What’s your favourite part of the design process? Do you love the process or the product?
I definitely prefer the product more than the process. The process is cool when things move smoothly, but it’s a pretty intense process. At the end of the day, you want to see that product on someone and it’s so satisfying to see a product that you’ve designed on someone who has chosen to the spend their cash on it.
You studied Bespoke Tailoring – how is this incorporated into your work at DL?
I think when you learn a practice like bespoke tailoring, it really sets a solid foundation for whatever you’re creating. So I guess its the principles of creating well made clothes with a heavy focus on fit and attention to detail that are incorporated the most into what I do at DL.
DL has collaborated with amazing brands such as Nike. What other brands do you dream of collaborating with?
I would love to collaborate with Converse! It goes without saying that Converse has this easy coolness to it, but I particularly like that it’s an honest brand. I think that’s the hardest quality for a fashion brand to have, especially for how long its been going for. I see Converse as quite a classic brand and a staple item to have in your wardrobe, something that’s accessible that most people own. Also nearly all of the Disturbing London team wear Converse on a daily basis, so it just makes perfect sense to me.
How did LCF prepare you for a career in the fashion industry?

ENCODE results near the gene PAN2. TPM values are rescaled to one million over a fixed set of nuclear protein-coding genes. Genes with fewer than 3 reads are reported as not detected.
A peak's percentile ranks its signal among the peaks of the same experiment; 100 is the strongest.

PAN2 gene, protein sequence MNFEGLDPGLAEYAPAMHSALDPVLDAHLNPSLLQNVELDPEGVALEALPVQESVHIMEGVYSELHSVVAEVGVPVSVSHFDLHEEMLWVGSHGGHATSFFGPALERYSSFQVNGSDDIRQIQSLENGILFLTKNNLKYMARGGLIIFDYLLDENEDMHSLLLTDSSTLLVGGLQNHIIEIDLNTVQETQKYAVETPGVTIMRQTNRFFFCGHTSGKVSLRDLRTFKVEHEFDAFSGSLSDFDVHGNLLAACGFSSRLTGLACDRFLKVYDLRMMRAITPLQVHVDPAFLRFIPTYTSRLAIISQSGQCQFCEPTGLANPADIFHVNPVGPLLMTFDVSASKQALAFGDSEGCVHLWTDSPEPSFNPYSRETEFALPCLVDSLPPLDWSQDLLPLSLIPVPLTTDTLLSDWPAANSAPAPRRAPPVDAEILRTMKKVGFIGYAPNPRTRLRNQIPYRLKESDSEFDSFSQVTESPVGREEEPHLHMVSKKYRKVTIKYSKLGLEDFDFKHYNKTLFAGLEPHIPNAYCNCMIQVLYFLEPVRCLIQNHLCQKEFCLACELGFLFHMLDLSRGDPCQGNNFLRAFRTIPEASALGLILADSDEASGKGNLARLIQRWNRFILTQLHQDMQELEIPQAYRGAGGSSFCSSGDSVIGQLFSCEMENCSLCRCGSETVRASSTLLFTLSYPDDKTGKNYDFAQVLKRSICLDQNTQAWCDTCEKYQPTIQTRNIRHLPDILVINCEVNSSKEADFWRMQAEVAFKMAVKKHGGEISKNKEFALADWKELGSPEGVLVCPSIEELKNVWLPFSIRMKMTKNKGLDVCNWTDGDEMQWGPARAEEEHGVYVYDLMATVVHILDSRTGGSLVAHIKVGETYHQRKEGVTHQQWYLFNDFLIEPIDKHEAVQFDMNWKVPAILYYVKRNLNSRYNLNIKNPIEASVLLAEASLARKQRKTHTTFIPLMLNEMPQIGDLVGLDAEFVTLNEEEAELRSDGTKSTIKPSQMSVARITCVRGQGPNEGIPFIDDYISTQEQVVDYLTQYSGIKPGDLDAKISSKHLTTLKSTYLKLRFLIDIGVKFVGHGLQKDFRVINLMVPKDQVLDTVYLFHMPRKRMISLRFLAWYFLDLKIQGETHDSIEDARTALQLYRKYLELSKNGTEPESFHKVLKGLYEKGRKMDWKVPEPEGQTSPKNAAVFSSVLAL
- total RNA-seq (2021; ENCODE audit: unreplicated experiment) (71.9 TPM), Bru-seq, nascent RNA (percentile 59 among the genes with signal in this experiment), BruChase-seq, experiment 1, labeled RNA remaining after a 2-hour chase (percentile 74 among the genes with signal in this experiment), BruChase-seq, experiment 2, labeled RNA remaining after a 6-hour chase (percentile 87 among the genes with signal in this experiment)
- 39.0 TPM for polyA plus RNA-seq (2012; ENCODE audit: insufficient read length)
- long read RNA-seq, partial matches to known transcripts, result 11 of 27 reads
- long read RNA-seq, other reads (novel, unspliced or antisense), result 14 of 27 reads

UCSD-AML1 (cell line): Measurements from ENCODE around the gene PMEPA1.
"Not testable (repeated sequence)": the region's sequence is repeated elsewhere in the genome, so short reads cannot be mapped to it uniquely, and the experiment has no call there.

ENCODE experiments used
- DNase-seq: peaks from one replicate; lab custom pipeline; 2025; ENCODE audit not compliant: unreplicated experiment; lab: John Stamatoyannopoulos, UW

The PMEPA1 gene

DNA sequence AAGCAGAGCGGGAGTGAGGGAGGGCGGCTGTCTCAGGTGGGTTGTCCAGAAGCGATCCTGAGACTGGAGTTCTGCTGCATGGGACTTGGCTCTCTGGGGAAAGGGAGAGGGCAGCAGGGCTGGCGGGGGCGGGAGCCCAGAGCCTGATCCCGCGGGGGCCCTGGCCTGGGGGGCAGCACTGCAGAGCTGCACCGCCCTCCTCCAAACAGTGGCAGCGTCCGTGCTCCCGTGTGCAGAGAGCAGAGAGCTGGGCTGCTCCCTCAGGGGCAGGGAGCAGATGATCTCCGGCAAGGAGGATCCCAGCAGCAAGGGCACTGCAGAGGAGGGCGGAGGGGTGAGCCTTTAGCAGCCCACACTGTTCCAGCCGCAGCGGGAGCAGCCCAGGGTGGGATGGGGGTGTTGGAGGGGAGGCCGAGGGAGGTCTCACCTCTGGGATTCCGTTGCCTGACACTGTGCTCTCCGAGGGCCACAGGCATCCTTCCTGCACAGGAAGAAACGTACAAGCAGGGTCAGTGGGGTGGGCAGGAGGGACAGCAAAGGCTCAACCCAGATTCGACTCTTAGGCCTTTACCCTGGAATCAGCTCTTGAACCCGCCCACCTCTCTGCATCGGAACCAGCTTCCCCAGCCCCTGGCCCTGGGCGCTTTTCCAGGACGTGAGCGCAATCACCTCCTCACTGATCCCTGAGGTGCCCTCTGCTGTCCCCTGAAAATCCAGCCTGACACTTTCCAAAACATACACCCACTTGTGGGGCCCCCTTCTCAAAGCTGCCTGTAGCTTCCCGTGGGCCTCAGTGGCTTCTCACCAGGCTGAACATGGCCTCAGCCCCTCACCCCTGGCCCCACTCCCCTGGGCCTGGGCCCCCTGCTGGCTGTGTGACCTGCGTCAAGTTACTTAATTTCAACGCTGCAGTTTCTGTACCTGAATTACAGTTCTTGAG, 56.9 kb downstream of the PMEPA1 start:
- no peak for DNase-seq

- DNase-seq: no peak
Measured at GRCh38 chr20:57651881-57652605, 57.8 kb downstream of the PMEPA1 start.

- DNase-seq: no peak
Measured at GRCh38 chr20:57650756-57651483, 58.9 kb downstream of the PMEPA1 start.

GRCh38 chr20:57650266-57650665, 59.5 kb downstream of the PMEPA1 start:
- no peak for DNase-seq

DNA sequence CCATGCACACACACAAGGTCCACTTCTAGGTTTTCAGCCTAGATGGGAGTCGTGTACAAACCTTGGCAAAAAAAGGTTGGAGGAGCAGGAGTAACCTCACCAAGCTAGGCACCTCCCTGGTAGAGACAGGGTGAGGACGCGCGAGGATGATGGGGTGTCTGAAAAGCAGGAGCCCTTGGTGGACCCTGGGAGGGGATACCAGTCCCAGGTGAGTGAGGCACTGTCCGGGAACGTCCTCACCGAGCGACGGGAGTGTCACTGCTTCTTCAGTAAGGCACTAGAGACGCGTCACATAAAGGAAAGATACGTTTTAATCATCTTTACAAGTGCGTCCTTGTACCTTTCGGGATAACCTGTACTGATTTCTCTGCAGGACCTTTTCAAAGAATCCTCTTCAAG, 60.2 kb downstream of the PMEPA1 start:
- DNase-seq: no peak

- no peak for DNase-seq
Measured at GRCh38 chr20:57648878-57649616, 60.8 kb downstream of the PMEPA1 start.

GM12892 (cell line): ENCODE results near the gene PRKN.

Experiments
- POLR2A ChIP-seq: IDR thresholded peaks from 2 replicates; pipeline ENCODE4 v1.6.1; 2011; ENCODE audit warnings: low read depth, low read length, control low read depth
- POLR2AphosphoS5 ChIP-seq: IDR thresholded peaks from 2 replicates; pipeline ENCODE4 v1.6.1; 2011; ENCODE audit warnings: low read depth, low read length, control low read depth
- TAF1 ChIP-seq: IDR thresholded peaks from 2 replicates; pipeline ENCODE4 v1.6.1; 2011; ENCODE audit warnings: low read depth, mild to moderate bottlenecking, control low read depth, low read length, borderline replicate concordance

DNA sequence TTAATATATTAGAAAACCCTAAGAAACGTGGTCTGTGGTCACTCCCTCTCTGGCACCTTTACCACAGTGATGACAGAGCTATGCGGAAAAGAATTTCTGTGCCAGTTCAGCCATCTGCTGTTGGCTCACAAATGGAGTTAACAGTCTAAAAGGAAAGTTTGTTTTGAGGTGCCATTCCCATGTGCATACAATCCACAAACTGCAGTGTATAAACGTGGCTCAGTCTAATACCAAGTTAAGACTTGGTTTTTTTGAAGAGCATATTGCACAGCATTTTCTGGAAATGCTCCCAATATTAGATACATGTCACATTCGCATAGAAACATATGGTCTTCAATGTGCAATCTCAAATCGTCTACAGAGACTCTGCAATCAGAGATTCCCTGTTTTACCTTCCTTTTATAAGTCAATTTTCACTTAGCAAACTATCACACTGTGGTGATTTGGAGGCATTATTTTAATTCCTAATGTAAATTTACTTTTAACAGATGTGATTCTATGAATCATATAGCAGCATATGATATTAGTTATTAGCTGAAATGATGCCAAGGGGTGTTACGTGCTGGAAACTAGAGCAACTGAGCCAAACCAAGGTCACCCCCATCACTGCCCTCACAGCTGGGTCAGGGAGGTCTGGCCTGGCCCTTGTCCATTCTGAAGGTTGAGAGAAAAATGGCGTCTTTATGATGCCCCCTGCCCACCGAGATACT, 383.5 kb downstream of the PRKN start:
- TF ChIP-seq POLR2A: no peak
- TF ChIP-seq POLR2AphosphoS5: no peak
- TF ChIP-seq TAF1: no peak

Well it did and at the same time it didn’t. I feel like university can only prepare you so much and the more you take advantage of that while you’re at university, the better position you’re in when you graduate. I personally found it really hard to balance studying, earning money and interning. I definitely wish my course was a four year course with a sandwich year so it actually gives you the time to focus on getting real experience in the industry, without also having to worry about university work. But I also did have the best time being around that creative energy everyday. I met amazing people, had great tutors who actually worked in the industry and learnt important skills.
What advice would you give to emerging designers at the start of their career?
I think try and be very self-analytical about your strengths and weaknesses. Know if you would prefer working for a big brand that is more established or a new and upcoming brand. Keep in mind that you will probably learn more about every element of a fashion brand working for a new and upcoming label, whereas the big brands are more rigid so you won’t really see or experience other parts of the business that are not part of your job role. Finally if you don’t know exactly what part of the fashion industry you are interested in, then go and experience everything. Figuring out what you don’t want to do takes you one step closer to finding what you do want to do.
Check out Disturbing London now!